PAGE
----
Goal 14: Life Below Water
The world ocean contributes substantially to human development, including to the provision of food security, transport, energy supply, tourism and many of the planet’s most critical ecosystem services (such as carbon and nutrient cycling, climate regulation, and oxygen production). The ocean contributes around US$3 trillion per year to the global market economy, or about 5 percent of GDP. Estimates of the value of ocean non-market services run at about 63 percent of all such services provided by the planet’s ecosystems.
Fisheries and aquaculture contribute US$100 billion per year and about 260 million jobs to the global economy. Women comprise 47 percent of the total workforce dependent on commercial capture fisheries for their livelihoods, including the post-harvest sector. International shipping moves over 90 percent of international trade. Thirty percent of global oil extraction occurs in offshore waters, valued at approximately US$900 billion per year and increasing. Tourism represents 10 percent of global GDP and about 10 percent of global jobs; with coastal tourism being a major component.
The integrity of ocean values and services is at significant risk due to a range of ocean management policy and market failures leading to overexploitation of fisheries, pollution, introduction of invasive species, habitat loss and ocean acidification. Ninety percent of global fish stocks are fully exploited or overexploited. Nutrient loads to the oceans have tripled since preindustrial times, leading to a geometric increase in coastal hypoxic areas, now numbering over 500. The rapid growth of the shipping industry has led to an explosion of introduced aquatic species carried via ship ballast water and hulls. Twenty percent of the world’s coral reefs have already been lost and another 20 percent degraded. Mangroves have been reduced to over 30 percent of their historical cover and 29 percent of seagrass habitats have disappeared since the late 1800s. Of the 300 million tons per year of global plastics production, an estimated 10 million to 20 million tons is entering the oceans and damaging species and ecosystems. Lastly, due to human CO2 emissions, the oceans are acidifying rapidly, perhaps faster than ever before, with ocean acidity increasing by 30 percent over the last 50 years and already starting to impair the functioning and integrity of ocean ecosystems.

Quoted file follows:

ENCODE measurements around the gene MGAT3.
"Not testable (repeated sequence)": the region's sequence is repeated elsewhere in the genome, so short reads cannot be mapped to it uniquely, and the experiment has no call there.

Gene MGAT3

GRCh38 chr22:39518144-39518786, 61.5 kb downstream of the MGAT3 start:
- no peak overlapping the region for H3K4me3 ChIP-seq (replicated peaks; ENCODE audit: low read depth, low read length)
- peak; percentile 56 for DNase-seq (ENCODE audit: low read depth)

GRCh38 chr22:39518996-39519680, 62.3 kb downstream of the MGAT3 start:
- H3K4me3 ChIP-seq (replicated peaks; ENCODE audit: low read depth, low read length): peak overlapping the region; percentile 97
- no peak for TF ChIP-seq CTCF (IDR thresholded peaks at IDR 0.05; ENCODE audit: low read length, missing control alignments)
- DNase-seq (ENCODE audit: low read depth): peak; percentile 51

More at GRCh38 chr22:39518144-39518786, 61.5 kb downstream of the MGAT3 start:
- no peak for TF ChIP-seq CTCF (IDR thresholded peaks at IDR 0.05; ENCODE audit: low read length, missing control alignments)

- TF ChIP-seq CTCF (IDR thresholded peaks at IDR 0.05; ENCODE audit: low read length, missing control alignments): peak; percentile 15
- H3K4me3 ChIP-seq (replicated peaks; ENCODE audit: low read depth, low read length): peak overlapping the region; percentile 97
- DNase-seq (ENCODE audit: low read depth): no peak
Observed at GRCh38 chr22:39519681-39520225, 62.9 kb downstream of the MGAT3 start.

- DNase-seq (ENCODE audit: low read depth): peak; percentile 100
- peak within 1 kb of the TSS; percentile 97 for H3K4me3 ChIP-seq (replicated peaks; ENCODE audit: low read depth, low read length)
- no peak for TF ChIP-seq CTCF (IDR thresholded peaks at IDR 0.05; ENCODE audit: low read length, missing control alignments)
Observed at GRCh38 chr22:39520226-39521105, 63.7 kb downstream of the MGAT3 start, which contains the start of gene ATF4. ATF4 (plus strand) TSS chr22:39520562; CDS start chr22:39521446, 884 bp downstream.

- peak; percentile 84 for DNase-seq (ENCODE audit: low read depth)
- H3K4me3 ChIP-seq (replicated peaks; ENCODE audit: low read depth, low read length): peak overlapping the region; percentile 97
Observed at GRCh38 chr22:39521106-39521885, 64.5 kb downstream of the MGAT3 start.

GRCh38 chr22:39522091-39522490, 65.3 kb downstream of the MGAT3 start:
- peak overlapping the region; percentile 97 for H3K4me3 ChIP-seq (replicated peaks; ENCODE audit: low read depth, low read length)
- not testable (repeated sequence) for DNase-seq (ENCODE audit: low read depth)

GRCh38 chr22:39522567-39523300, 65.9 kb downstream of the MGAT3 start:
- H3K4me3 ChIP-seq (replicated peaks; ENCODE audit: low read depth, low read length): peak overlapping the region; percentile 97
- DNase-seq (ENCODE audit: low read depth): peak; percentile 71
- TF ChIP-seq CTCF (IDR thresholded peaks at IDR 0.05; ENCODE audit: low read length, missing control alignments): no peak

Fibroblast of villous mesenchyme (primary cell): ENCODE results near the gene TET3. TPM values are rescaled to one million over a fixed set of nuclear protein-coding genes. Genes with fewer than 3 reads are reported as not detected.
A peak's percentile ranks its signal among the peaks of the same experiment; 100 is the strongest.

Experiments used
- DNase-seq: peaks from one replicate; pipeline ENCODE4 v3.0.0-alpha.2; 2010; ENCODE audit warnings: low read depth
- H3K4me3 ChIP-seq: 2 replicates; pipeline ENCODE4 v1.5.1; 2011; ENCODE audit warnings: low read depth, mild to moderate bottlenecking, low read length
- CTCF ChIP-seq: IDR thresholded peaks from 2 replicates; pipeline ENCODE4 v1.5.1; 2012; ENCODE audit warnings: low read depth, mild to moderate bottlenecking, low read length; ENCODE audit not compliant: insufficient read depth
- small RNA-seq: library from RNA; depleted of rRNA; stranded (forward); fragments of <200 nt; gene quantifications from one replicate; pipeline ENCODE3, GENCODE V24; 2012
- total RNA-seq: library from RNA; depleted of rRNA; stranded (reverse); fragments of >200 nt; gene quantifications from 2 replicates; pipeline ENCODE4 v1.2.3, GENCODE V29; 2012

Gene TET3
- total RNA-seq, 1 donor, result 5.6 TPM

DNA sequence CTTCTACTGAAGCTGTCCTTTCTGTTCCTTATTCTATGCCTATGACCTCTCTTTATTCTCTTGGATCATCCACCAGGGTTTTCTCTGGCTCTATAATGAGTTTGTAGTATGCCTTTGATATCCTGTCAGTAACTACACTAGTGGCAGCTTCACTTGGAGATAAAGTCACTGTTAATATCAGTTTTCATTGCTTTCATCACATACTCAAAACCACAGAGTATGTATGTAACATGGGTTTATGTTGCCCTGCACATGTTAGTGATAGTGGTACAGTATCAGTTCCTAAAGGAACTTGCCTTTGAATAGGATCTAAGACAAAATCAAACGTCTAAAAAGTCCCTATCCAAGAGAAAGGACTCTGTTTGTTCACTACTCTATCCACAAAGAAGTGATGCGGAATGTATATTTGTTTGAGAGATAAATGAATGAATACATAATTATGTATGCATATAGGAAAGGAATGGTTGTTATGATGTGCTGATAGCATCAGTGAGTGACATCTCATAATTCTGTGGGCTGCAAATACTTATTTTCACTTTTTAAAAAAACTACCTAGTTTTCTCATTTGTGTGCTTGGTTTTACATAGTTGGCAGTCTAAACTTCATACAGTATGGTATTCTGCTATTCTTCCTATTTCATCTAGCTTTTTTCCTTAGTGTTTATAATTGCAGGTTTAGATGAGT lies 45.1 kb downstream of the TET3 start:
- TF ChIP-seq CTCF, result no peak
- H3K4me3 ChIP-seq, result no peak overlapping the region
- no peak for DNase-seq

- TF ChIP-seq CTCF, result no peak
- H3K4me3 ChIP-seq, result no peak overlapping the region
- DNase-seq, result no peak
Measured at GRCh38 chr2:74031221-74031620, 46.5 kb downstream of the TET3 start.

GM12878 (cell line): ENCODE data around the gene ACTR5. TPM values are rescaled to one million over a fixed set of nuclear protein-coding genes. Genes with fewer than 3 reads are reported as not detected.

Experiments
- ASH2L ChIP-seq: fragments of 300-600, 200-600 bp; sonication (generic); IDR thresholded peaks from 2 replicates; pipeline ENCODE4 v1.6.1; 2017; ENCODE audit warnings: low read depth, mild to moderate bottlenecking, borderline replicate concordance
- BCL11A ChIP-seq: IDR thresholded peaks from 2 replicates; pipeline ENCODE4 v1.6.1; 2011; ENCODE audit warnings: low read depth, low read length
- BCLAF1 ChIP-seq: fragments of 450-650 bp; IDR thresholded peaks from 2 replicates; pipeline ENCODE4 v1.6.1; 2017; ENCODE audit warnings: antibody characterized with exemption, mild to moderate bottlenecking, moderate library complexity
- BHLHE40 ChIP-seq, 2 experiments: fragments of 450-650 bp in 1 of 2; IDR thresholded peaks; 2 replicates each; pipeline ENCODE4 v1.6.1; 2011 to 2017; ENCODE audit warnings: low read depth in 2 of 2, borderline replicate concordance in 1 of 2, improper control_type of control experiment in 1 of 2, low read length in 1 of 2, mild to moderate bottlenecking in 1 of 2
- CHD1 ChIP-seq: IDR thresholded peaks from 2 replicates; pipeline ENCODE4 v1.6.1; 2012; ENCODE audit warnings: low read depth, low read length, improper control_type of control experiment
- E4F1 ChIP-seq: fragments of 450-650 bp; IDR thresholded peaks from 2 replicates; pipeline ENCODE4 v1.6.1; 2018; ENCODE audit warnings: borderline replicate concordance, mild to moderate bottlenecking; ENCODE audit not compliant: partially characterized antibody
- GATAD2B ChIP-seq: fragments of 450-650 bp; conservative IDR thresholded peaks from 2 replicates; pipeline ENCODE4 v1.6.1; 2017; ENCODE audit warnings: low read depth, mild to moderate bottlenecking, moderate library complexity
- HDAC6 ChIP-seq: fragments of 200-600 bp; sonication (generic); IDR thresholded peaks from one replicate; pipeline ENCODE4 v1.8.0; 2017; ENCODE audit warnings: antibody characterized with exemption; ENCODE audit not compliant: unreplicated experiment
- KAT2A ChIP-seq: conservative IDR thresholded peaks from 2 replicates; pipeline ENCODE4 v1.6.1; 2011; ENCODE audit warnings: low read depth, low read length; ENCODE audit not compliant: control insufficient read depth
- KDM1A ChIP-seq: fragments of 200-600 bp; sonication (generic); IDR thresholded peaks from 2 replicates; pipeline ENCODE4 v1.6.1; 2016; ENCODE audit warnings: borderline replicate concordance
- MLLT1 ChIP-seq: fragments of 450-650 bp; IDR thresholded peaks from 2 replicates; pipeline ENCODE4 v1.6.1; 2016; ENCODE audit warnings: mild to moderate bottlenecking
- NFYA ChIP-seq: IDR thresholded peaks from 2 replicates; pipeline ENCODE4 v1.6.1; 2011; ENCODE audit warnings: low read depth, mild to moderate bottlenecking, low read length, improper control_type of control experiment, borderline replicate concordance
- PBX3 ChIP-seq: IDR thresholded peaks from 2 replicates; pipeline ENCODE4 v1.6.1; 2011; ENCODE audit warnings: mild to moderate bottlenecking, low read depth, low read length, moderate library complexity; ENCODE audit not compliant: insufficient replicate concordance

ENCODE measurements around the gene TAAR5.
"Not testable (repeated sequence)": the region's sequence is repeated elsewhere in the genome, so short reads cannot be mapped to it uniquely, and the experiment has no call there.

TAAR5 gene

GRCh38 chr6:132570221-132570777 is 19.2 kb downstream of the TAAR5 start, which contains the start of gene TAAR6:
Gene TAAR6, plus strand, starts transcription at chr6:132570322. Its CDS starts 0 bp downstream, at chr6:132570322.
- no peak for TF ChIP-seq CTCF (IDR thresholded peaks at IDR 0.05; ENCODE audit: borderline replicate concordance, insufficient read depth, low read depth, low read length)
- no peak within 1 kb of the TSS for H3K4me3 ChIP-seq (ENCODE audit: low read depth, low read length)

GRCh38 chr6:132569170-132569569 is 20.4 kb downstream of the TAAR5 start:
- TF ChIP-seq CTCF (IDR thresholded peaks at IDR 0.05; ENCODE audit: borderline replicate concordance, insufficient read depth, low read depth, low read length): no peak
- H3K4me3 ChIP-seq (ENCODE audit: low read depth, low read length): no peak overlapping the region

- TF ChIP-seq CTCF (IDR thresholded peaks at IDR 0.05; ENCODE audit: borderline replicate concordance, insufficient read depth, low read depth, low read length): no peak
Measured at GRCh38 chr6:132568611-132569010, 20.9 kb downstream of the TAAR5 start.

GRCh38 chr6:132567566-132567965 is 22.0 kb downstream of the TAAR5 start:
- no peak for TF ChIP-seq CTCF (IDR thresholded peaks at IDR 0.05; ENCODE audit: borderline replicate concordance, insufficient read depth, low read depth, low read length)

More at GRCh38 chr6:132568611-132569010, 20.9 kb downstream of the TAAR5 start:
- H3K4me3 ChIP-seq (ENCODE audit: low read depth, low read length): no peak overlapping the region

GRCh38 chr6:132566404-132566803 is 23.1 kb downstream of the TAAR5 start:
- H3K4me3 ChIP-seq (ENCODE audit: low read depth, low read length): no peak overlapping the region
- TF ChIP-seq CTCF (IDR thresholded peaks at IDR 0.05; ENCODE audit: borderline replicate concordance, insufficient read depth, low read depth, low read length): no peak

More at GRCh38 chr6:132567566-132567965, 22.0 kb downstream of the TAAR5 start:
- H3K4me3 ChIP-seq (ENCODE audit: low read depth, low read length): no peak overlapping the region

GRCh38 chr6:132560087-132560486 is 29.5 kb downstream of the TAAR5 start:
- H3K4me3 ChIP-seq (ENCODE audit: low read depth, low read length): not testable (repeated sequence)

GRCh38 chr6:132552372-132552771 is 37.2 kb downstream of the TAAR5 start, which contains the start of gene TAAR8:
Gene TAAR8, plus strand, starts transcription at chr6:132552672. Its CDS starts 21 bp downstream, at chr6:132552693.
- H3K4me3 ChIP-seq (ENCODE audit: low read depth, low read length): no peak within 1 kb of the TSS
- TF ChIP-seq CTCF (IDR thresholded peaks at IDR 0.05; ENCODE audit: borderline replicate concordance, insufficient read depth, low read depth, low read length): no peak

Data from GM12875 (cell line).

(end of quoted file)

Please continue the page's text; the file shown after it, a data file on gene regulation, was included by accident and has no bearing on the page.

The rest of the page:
Each year, overfishing and unsustainable practices generate economic losses valued at about US$83 billion, coastal hypoxia casues losses of US$200 billion to US$800 billion, damage from invasive aquatic species is valued at US$100 billion and damage from ocean plastics is valued at US$13 billion. In the "business as usual" climate change response scenario, ocean acidification will cost US$1.2 trillion per year by 2100 as ocean acidity increases an additional 250 percent.
Financing Life Below Water
Actions to achieve SDG target 14.5-10 percent of oceans under protection-are alone estimated to require at least a US$28 billion one-time public investment and about $21 billion a year thereafter. The costs to avert continued ocean acidification, which is directly linked to cogent action on climate change mitigation under the Paris Agreement, most certainly run into the trillions. While reforming the annual US$16 billion in harmful fisheries subsidies could be construed as a cost, it could also be converted to a benefit if these public funds were instead invested in improved fisheries management, sustainable aquaculture and marine protected areas.
Beyond domestic public finance, “blue” financing has thus far been provided by international Official Development Assistance, including through grants and loans from development banks and bilateral and multilateral donors. Other successful solutions have emerged: for example, tradeable fisheries rights were effective, through the Parties to the Nauru Agreement PNA Vessel Day Scheme at mobilizing large scale funding in relation to tuna conservation in the Pacific. Governments, especially those in tourist destinations, are generating increasing revenues from payments for ecosystem services to fund and protect marine conservation projects. Conservation trust funds such as the Caribbean Biodiversity Fund are attracting new investment sources and are used to support activities implemented by local communities.